Islamist ‘morality police’ oppressing women’s freedoms in Swedish suburbs – report

© Reuters
Islamist 'morality police’ are patrolling areas of Stockholm, committing acts of violence against women, advocates told Swedish media, expressing concern that Muslim girls are facing extreme limitations on their freedoms.

Those who fall victim to so-called honor crimes are accused of having inflicted shame upon their families by challenging, defying, or breaking the strict rules and norms imposed on them. Honor crimes can often be fatal, with 'guilty' parties being murdered by their own family members, friends, or fellow community members.

To keep girls and young women in check, the ‘morality police’ are now wandering the suburbs of the Swedish capital, in a situation which Zeliha Dagli, chairwoman of the women-only association Kibele, described as a "macho culture" aimed at controlling virtually every aspect the their lives, SVT broadcaster reported.

"There are lots of attitudes here that did not exist in Sweden before. The clothing must be decent, makeup is not allowed. Girls are being restricted from childhood onwards," Dagli told SVT. 

Azam Qarai of the women's clinic Linna, which supports young people who have fallen victim to honor-related oppression and violence, described what she says is a "common" situation faced by females in strict Muslim families.

"A girl is not allowed to have male friends. Also, her friends must be approved by her family. She is only allowed to go to school and then straight home. So she starts a love relationship, which the family quickly finds out about. Then the father plans to marry her off to avoid any disobedience issues. This is very common," she said.

Although some victims of honor crimes do manage to escape their toxic surroundings, doing so is an extremely difficult task, according to Bernardita Nunez, director of the women's shelter Terrafem.

"It is very difficult to break with one's family. Many of our residents have been married off and have lived with their spouses for several years before they have mustered the strength and courage to escape," Nunez said.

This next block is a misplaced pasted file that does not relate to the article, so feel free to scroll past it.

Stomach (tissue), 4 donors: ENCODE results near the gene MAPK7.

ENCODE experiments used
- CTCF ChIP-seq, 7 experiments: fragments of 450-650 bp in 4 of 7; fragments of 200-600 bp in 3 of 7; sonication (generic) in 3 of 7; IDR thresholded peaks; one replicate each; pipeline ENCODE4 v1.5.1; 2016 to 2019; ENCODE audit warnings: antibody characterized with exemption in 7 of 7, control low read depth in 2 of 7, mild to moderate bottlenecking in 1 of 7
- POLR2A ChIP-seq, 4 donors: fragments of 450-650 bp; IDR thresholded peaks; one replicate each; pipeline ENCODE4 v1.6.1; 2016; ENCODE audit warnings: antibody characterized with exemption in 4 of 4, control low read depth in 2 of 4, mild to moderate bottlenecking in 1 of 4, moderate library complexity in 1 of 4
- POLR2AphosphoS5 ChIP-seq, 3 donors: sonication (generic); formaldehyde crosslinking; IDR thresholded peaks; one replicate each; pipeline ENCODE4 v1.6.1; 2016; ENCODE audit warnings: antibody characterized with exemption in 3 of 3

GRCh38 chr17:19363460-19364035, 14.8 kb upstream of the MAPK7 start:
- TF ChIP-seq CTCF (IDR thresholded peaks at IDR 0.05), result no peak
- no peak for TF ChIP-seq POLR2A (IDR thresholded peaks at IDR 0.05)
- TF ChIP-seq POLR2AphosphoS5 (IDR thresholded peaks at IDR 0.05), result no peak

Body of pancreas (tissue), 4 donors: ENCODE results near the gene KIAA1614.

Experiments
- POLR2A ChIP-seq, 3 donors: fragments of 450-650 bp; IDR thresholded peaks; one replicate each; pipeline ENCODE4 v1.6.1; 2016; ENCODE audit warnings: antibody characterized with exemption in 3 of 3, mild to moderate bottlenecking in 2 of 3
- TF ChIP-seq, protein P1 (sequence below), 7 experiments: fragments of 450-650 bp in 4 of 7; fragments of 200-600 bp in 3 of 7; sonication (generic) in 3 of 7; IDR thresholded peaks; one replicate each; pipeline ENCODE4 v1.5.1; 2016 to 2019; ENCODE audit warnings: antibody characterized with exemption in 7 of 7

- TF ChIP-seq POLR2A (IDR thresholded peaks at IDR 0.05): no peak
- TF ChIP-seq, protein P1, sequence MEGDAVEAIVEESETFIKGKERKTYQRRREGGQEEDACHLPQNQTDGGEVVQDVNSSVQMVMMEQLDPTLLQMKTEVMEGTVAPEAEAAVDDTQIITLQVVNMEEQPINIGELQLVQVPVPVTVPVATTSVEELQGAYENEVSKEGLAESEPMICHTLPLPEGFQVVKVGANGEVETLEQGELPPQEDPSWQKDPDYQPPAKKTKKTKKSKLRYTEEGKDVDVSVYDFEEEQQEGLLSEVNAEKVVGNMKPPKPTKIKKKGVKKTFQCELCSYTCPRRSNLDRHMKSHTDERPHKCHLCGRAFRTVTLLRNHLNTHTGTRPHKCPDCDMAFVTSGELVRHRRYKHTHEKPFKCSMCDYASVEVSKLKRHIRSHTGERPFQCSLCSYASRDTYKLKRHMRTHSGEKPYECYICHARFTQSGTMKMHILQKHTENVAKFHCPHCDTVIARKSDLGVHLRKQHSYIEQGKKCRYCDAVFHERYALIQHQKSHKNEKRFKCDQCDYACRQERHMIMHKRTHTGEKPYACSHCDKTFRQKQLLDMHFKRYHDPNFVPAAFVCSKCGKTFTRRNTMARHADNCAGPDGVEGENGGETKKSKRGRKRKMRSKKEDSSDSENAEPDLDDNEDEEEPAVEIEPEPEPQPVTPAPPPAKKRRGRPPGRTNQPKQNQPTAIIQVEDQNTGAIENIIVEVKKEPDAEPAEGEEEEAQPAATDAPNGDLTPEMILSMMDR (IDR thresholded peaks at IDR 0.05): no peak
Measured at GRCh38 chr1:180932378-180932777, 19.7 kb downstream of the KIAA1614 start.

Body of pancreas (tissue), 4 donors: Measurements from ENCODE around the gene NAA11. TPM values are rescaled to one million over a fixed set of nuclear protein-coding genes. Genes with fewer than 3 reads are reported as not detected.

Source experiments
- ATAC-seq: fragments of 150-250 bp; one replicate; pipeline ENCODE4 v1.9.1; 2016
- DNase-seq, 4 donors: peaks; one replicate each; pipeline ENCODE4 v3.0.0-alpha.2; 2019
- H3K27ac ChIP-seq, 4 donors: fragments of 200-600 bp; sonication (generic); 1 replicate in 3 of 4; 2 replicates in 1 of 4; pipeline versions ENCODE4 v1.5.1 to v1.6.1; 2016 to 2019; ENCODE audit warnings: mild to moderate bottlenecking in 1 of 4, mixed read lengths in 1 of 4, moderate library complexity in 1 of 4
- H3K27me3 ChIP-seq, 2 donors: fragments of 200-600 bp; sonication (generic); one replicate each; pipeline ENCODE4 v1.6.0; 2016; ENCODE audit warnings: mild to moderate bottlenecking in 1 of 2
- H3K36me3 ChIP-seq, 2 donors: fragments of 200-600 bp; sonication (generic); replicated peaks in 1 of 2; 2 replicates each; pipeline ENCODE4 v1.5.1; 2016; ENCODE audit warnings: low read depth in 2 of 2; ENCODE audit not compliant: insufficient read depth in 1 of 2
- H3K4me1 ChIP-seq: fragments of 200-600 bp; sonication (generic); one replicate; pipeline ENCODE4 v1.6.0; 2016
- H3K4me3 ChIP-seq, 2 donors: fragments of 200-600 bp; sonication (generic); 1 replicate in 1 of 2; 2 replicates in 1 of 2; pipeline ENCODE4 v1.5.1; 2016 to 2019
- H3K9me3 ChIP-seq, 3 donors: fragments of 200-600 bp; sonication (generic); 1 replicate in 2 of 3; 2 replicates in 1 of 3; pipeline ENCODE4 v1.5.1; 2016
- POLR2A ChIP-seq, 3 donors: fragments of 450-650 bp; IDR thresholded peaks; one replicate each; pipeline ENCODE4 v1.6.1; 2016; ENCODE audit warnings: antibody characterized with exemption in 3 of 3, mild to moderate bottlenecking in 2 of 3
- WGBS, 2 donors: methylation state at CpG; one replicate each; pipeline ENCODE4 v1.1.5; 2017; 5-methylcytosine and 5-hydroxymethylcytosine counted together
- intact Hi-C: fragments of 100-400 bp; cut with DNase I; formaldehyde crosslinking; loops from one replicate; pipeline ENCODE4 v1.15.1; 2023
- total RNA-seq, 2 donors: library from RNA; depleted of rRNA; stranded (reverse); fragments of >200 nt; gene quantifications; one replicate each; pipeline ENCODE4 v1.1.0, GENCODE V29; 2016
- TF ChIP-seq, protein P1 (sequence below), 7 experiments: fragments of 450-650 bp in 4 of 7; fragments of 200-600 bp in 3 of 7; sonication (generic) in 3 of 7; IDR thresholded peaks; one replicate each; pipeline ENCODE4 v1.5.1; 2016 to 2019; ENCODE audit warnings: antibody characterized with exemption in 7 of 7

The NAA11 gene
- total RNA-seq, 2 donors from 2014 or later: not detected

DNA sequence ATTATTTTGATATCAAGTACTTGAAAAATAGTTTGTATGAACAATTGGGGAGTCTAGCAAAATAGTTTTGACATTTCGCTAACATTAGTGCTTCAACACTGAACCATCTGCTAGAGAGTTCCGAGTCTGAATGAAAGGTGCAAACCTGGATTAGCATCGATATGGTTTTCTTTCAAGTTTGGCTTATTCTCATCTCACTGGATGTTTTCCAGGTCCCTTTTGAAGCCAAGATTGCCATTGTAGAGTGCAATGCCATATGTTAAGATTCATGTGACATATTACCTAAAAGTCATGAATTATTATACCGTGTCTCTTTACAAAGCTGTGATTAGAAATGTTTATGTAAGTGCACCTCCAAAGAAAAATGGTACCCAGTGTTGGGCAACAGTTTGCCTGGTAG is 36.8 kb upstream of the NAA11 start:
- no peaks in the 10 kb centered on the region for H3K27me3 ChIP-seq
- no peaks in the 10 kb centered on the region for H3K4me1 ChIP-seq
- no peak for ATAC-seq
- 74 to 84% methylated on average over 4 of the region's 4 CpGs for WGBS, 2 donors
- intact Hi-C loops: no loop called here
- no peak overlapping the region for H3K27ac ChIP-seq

All three advocates agreed that Swedish police are doing too little to address the situation of morality police.

The remarks come just months after a report from the Swedish NGO Varken hora eller kuvad (Neither Whore nor Subdued) voiced concern about oppression and so-called honor crimes among young people in suburbs of the Swedish city of Gothenburg. 

Sweden used to be one of the most popular destinations among refugees in 2014 and 2015 due to a high rate of approved asylum claims and favorable welfare benefits. Some 160,000 asylum applications were accepted over that period.

However, at the start of 2016, the Swedish Migration Agency introduced new rules to deter refugees from the country, while those who were already taken in found themselves stuck in makeshift camps, unable to find a job.

In October, apart from that, Swedish authorities had to conceal the locations of refugee centers after more than a dozen buildings made for migrants were set alight.

With that kind of attitude, the integration process for migrants in Sweden proved to be a challenging task which they are still struggling to complete.

However, in September, the Swedish government proposed that Sweden gradually increases its refugee quota to 5,000 from the current quota of just below 2,000. At the same time, Sweden opposed EU member-countries that are reluctant to accept refugees.